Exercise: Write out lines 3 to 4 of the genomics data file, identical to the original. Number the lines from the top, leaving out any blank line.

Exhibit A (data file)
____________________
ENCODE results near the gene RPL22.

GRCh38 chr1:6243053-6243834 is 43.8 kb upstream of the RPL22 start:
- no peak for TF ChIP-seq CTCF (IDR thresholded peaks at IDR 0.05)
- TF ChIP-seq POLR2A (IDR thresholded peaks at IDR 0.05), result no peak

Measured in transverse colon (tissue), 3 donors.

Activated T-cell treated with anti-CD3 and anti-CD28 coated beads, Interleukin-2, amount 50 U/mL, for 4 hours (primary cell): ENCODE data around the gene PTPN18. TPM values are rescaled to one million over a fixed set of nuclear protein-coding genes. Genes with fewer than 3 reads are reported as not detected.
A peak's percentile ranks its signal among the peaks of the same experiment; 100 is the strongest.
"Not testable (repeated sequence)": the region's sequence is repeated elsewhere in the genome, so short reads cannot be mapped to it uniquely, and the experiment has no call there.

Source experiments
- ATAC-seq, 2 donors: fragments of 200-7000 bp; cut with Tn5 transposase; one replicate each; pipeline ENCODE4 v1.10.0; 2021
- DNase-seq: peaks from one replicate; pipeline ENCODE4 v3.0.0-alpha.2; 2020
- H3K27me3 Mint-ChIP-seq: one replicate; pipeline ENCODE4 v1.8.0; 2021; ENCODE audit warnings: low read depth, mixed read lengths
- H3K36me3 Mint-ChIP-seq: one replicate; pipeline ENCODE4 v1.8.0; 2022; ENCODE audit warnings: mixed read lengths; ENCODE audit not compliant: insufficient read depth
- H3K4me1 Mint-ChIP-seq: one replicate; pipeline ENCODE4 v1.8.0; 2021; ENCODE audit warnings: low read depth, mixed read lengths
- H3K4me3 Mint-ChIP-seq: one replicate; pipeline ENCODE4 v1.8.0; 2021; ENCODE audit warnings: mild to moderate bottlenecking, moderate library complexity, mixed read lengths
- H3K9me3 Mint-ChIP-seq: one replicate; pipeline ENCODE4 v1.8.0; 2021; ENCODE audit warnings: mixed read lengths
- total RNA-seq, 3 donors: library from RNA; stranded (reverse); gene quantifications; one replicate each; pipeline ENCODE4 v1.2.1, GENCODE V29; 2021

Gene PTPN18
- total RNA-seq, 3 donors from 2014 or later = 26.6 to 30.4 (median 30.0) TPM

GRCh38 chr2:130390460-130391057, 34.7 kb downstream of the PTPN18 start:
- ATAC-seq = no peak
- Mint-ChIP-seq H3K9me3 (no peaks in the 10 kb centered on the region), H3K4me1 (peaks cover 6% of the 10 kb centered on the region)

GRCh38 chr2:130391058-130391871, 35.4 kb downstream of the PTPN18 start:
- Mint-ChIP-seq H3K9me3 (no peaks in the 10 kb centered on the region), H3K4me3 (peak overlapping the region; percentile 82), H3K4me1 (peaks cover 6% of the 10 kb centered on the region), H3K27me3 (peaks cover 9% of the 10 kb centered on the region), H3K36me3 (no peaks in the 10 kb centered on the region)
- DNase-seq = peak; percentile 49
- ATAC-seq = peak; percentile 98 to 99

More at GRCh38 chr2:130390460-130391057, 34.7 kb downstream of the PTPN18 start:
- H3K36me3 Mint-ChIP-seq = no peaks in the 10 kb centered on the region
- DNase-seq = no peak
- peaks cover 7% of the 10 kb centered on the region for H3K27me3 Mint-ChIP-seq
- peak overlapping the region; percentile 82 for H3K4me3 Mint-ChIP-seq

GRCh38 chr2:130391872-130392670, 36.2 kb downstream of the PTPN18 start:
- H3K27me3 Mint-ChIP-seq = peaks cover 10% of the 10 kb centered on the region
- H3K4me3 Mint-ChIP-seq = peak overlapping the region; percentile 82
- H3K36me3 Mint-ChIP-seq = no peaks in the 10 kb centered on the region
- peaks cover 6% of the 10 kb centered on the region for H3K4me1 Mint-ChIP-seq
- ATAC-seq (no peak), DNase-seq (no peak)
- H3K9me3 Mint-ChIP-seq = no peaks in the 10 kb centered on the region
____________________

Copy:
- no peak for TF ChIP-seq CTCF (IDR thresholded peaks at IDR 0.05)
- TF ChIP-seq POLR2A (IDR thresholded peaks at IDR 0.05), result no peak